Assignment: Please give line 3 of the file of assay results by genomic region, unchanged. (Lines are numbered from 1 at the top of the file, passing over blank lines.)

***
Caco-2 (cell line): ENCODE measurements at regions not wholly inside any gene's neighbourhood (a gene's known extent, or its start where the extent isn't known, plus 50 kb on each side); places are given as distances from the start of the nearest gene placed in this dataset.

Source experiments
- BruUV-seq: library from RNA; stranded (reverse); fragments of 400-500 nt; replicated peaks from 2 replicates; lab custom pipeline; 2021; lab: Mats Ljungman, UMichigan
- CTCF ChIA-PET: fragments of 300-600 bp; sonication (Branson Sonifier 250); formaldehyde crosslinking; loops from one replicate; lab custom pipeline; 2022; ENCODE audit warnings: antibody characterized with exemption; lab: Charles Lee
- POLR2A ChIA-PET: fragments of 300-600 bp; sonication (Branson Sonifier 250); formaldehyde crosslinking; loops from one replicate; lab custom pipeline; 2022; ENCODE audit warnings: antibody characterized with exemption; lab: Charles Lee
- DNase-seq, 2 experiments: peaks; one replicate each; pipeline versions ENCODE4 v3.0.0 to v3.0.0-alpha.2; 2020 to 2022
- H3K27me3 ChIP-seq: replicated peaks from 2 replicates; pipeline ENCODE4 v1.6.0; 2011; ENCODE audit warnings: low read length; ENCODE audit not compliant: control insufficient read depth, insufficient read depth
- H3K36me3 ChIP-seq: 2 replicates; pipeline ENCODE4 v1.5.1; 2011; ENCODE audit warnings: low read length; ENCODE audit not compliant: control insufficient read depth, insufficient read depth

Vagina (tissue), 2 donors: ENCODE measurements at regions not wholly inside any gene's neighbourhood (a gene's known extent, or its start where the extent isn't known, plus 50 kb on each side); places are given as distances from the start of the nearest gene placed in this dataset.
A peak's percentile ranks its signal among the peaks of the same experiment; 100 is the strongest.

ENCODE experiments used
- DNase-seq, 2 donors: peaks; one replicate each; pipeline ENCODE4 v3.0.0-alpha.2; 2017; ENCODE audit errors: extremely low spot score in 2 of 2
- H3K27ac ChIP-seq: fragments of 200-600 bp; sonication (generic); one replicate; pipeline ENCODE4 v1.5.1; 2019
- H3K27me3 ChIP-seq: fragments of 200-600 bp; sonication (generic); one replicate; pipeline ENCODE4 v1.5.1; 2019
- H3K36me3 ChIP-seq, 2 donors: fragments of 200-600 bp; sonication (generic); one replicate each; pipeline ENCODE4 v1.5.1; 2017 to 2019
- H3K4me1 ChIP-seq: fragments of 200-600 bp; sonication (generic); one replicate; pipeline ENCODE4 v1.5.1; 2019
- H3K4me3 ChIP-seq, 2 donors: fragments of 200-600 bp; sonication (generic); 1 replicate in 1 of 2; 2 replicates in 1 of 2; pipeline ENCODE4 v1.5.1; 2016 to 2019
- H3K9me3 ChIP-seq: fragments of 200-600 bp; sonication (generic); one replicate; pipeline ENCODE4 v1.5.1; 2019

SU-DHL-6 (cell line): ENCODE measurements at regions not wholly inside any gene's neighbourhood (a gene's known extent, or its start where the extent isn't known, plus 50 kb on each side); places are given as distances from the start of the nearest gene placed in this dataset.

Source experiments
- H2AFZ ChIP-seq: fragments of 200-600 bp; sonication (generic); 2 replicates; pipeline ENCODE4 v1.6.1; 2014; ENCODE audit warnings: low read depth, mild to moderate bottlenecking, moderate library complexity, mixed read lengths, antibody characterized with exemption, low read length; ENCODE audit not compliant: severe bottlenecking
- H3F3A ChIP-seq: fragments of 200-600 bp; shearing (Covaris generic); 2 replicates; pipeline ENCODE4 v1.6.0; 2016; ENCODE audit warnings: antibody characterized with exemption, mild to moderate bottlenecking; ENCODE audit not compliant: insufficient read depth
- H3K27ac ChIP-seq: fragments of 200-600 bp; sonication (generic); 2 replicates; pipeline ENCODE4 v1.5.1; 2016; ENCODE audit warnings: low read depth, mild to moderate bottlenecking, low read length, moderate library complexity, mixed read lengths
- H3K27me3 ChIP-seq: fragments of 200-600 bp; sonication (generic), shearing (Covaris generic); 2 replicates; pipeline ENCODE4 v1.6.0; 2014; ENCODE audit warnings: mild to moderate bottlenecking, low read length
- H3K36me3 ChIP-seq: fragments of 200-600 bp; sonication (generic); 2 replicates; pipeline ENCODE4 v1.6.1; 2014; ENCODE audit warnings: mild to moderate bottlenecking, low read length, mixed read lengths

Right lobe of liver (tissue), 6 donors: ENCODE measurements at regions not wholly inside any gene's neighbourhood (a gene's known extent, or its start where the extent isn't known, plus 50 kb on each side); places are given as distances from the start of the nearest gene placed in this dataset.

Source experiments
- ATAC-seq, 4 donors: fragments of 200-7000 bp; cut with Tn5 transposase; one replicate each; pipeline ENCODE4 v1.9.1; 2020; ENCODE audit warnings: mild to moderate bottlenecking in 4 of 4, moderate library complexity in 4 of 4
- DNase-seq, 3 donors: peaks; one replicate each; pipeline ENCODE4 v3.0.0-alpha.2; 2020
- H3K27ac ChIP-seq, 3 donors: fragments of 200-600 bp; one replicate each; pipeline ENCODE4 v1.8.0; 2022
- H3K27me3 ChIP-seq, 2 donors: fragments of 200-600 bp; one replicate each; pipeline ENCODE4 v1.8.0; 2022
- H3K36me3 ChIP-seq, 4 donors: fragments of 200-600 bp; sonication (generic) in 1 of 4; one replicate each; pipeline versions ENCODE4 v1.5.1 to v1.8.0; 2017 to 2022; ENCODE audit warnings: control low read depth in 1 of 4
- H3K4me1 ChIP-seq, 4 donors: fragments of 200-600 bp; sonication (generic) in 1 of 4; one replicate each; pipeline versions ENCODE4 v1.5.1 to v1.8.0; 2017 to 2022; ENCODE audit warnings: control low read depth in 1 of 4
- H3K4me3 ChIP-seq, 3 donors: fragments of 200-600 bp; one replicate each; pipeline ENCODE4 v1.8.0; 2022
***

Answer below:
- BruUV-seq: library from RNA; stranded (reverse); fragments of 400-500 nt; replicated peaks from 2 replicates; lab custom pipeline; 2021; lab: Mats Ljungman, UMichigan